» » Canon EF 40mm f/2.8 STM ‘Pancake’ Lens

Canon EF 40mm f/2.8 STM ‘Pancake’ Lens

In early June Canon announced a pair of new EF lenses with a new Stepping Motor (STM) technology. This STM technology allows lenses to smoothly and quietly autofocus which will be beneficial for the Canon T4i (also announced at the same time), since the T4i is the first Canon HDSLR with autofocusing during video recording.

One of the two recently announced lenses is the Canon EF 40mm f/2.8 STM. The 40mm f/2.8 is very distinct due to it’s physical form factor with a length of just under an inch and a weight of 4.6 ounces (.2875 lbs). This small and lightweight lens is also dubbed a ‘pancake’ lens due to it’s very flat dimensions.

I acquired the 40mm pancake lens a couple weeks ago and had the opportunity to play around with it for a few days and am very enthusiastic about it.

As already mentioned, the lens is small and lightweight and I have been seeking a new lens for a general purpose ‘walk around’ lens. It is f/2.8 which is fast enough for most low light conditions, especially with today’s camera bodies which can shoot at high ISO safely (especially Canon full frame sensors).

The 40mm pancake is fairly fast with regards to autofocus. Not as fast as my 24-70 or 70-200 L-series lenses, but definitely faster than the entry level consumer lenses like the 50mm f/1.8.

The manual focus ring is on the front of the lens barrel and is smooth to operate. One characteristic to note is that the 40mm pancake has a ‘fly-by-wire’ focusing motor. This means that the manual focus ring will not focus the lens unless the camera is powered on (thus providing power to the lens itself). This is a characteristic shared with the 85 f/1.2L.

The 40mm f/2.8 lens has seven aperture blades, which is a step above the five aperture blades in the 50mm f/1.8, so it yields decent bokeh.

As far a distortion, the 40mm pancake has corner / barrel distortion that you would expect with a short focal length lens on a full frame sensor. The current version of Adobe Lightroom (4.1) doesn’t have a lens profile for the 40mm, yet, but any distortion should be easily compensated for.

While this lens is about double the price of the Canon EF 50mm f/1.8 II, it does have a metal mount, and not a plastic mount. So this should please Canon owners who are particular about lens construction.

Overall, I think the Canon EF 40mm f/2.8 STM is a great value lens. It should be available for $200 at any reputable vendor. It is an excellent general use lens for all types of photographers; general consumers, beginners/amateurs, or pros.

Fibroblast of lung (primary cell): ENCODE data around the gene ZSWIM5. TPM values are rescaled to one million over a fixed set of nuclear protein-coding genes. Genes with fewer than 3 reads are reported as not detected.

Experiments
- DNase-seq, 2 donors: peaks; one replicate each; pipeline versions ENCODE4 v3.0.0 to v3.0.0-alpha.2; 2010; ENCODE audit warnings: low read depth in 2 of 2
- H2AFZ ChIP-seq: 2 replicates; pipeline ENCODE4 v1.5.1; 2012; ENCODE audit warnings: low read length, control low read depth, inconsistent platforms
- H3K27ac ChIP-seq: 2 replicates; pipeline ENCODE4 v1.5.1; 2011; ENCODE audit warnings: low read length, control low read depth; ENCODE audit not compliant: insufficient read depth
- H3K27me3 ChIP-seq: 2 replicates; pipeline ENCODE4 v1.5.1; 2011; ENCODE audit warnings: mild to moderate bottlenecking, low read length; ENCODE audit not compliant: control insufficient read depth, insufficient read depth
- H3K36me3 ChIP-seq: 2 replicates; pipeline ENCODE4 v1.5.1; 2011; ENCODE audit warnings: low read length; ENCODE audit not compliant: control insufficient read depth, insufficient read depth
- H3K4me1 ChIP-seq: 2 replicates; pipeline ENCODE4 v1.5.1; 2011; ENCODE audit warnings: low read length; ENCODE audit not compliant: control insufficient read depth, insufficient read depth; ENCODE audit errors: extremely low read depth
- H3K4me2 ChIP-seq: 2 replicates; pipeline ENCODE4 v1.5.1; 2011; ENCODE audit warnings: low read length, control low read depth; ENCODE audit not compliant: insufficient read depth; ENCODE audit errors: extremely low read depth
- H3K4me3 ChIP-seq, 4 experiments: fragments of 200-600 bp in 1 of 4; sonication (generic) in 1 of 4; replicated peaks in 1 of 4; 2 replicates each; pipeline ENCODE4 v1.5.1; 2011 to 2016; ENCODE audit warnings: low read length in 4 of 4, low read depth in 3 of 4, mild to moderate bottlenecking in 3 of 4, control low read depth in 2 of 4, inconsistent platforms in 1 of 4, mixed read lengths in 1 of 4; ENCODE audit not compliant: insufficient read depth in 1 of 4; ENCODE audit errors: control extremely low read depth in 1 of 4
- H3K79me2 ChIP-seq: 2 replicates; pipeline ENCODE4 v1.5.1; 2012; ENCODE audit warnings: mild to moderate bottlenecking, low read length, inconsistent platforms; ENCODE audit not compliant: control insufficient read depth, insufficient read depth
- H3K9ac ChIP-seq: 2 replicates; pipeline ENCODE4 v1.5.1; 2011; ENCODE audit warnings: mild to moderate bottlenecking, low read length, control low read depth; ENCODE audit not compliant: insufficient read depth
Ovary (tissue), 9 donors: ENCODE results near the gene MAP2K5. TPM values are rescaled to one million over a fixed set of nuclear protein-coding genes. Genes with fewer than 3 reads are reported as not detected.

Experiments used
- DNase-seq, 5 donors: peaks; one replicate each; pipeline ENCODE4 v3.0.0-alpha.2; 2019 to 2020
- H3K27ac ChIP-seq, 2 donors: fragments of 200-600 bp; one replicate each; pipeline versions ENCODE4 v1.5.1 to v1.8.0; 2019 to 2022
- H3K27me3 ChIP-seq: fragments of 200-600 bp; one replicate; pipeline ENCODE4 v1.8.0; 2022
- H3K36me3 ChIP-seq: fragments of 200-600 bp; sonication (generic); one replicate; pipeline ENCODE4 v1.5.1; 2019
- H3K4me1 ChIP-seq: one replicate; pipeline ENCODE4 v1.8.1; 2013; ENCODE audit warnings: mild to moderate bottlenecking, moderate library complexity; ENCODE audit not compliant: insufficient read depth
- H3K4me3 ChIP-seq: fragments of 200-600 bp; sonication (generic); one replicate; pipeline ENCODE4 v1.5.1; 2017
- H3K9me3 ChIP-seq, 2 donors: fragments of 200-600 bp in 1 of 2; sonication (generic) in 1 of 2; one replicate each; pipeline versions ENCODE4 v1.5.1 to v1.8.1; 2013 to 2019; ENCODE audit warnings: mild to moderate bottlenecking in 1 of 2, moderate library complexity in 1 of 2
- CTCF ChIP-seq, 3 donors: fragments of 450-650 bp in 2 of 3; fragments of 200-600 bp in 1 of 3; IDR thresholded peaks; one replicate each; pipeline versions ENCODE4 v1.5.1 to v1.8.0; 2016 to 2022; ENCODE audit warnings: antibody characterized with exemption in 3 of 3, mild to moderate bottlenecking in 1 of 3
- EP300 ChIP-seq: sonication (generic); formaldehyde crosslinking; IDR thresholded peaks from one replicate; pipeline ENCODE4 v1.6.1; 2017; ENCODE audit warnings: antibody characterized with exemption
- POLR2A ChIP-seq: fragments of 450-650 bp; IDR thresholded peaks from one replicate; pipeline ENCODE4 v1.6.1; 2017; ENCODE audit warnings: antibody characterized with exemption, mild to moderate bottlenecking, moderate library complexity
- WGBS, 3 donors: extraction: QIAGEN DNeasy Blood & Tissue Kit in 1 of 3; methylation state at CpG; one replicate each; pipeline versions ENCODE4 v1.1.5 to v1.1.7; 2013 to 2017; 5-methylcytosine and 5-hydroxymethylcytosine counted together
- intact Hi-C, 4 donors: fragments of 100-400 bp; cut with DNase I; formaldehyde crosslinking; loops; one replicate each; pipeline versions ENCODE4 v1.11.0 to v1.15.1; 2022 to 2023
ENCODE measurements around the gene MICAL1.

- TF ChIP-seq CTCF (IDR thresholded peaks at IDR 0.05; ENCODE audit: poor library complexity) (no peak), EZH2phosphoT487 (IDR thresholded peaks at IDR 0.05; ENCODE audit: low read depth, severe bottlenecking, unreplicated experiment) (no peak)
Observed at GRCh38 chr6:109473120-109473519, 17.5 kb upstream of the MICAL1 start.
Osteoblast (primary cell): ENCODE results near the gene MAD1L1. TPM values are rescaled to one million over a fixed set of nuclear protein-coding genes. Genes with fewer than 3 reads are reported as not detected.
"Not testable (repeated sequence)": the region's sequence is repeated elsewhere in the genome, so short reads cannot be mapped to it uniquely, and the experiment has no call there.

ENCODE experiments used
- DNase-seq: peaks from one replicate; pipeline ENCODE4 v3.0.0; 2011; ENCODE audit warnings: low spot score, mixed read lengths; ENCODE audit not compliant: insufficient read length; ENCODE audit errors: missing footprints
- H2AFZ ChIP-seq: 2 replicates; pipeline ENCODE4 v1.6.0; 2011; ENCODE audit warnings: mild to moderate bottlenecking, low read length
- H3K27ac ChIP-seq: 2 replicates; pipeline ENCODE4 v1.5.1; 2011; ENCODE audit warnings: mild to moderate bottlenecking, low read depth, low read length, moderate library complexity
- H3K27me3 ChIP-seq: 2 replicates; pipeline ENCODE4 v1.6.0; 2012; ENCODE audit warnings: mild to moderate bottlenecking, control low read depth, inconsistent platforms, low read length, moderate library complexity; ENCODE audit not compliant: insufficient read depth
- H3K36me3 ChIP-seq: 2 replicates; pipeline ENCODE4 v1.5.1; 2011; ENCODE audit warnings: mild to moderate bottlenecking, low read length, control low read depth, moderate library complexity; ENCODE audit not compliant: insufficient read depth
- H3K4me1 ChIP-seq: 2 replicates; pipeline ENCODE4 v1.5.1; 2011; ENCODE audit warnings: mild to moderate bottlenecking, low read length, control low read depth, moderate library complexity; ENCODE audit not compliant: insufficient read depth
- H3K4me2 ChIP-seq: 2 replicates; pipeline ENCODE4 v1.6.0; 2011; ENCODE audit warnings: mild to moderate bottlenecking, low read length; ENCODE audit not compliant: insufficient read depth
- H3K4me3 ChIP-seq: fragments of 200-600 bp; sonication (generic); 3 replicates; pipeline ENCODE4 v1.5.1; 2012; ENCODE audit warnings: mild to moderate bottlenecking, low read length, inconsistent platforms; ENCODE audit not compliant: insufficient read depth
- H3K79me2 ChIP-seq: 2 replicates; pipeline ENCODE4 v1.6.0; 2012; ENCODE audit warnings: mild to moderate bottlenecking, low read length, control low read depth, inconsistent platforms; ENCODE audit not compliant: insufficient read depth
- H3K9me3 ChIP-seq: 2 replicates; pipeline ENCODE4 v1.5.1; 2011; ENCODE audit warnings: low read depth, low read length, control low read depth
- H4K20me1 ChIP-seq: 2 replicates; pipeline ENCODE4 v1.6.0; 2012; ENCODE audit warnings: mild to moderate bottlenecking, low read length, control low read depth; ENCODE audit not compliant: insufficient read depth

It is worth definitely buying for your kit and it will literally fit in any camera bag, so there isn’t much reason to not have it in your bag.

The following is a short video I posted of the Canon EF 40mm f/2.8 STM on youtube:

Here are a few samples I have taken with the Canon EF 40mm f/2.8 STM:

f/2.8, 1/800 sec, ISO 100 – Canon 5D Mark III
f/8, 1/200sec, ISO 100 – Canon 5D Mark III
f/6.3, 1/160sec, ISO 200 – Canon 5D Mark III

Addendum added 2012-07-11:
There is a slight issue that can happen with EF 40mm f/2.8 STM where the lens will not autofocus and the AF motor will be in a ‘jammed’ state. This will be alleviated when the lens is unmounted from the camera body and remounted. Reports have been surfacing online including at the Canon Forums. I did not have this issue occur with my personally owned lens until recently, and unmounting / remounting the lens solved it quickly. One theory behind the cause of this issue is that the Stepping Motor design may go into a ‘locked’ state whenever it detects pressure on the front of the lens (since the lens barrel physically extends / retracts during focusing operation) to prevent any damage. Canon actually released firmware version 1.1.3 for the 5D Mark III to add support for the 40mm lens, so perhaps further firmware updates may do a better job in supporting the functionality of the STM motor. Right now, this isn’t a huge issue, but a issue to be aware of nonetheless. Even with this behavior, I still recommend this lens.

Addendum added 2012-08-08:
Canon released a Service Advisory notice describing this AF motor jamming issue and states it will be addressed via a firmware update.

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